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This is like a movie situation, isn’t it?

Television

The Avengers
3.7: Don’t Look Behind You

 

Better known for what it isn’t, the Emma Peel remake episode The Joker, than in its own right, Don’t Look Behind You is an intermittently effective old-dark-house riff in which Cathy receives an invite from medieval costume expert (tenuous!) Sir Cavalier Rasagne (Steed comments that he sounds like an opera) and is soon subjected to spooky goings-on. The problem is, atmospherics can become exasperating if they’re allowed to go on and on and on. And they do, an interlude with Kenneth Colley aside.

When explanations and unveilings are eventually forthcoming, Cathy’s phantom menace is revealed not to be really all that; he’s just a guy, Martin Goodman, whom she and Steed brought to book a decade earlier for human trafficking (so they’ve been working together for quite a while), plotting unhinged revenge.

Maurice Good (his second of three Avengers roles; he also played a Clanton brother in The Gunfighters) is okay, solid even, as Goodman, delivering his extended exposition with something approaching antic conviction, but more interesting is Cathy’s continued mistrust of Steed, since he shows up just after the nick of time and appears to know all about the threat she faced. He dissuades her that this is another example of his habitual chicanery, but it’s an interesting dynamic; the cheerfully manipulating, privileged gentleman exerting smooth-talking trickery to obtain the results he wants.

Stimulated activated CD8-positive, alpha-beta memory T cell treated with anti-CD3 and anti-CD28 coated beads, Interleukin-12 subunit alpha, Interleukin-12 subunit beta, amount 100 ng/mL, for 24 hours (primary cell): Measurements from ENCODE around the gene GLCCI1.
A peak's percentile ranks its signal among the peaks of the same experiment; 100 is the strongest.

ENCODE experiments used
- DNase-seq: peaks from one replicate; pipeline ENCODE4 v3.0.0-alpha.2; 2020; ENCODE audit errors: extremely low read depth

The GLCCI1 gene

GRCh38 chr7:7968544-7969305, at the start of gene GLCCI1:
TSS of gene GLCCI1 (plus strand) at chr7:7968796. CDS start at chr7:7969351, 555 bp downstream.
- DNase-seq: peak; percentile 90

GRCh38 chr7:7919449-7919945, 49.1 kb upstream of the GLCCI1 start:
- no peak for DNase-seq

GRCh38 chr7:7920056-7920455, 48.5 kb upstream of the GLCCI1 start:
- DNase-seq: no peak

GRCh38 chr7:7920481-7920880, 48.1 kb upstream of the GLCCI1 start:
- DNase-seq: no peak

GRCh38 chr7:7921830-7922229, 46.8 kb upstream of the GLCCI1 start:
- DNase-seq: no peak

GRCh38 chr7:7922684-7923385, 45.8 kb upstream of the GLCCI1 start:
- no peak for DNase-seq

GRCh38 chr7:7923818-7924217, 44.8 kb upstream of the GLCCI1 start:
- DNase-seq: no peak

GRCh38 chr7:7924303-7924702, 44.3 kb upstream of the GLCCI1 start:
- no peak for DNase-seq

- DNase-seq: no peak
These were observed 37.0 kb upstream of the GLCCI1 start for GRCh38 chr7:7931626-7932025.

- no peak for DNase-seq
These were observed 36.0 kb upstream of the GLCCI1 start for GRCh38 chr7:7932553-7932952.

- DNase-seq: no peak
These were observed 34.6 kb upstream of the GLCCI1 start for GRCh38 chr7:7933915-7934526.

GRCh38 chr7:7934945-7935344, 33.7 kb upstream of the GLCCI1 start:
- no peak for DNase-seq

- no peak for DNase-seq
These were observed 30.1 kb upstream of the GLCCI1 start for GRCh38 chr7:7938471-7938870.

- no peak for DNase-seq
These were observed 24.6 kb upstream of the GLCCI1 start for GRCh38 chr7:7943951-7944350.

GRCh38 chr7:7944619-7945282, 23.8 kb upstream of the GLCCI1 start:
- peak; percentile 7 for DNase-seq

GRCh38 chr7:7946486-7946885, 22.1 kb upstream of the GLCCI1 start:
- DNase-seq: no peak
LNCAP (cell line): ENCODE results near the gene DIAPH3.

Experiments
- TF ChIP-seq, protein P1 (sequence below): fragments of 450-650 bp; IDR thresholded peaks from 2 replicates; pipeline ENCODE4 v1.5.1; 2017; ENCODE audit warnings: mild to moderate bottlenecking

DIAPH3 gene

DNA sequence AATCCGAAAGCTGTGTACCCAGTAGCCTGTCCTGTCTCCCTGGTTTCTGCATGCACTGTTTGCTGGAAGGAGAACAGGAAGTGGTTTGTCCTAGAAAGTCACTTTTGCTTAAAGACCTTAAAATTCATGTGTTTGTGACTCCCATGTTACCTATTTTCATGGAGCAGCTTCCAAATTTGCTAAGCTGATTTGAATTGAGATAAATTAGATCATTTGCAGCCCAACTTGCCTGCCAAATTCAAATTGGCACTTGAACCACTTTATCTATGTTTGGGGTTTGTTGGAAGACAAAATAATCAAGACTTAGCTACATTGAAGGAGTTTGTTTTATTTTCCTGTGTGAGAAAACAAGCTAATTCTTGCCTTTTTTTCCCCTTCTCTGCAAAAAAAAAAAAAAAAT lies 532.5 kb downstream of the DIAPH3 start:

Don’t Look Behind You is most notable for its supporting weirdos, though. First Cathy and Steed are greeted by fruit loop Ola Monsey-Chamberlain (Janine Gray), sexually precocious and given to rubbing things, fondling things and being generally provocative and cryptic.

Then there’s Colley, whose Young Man could almost be a precursor to the misspent youth played by Alexis Kanner in The Prisoner. Loud, irritating and obtuse, he instantly draws attention to himself as suspicious, and the only real consequence of his death is that you’re left wondering exactly what sort of fellow he’s supposed to be (“I might be Daryl F Zanuck, I’m Alfred Hitchcock in disguise”). The scenes with his loudmouth braggart really show off the cool confidence of Cathy, though, as she is resolutely unimpressed and forcefully strong-arms him when he attempts to get fresh. She’s also on target with her generally rather laboured social conscience, since there’s some substance to it this time (“You bought and sold people. You made money out of suffering”).

Peter Hammond directs Brian Clemens’ script with accomplishment, making the most of the dusty sets and small cast, utilising effective dissolves and incorporating an appropriately unnerving montage of cut-up photos of Cathy and Martin. Don’t Look Behind You is certainly well made, but ultimately it rests on a pay-off that fizzles.

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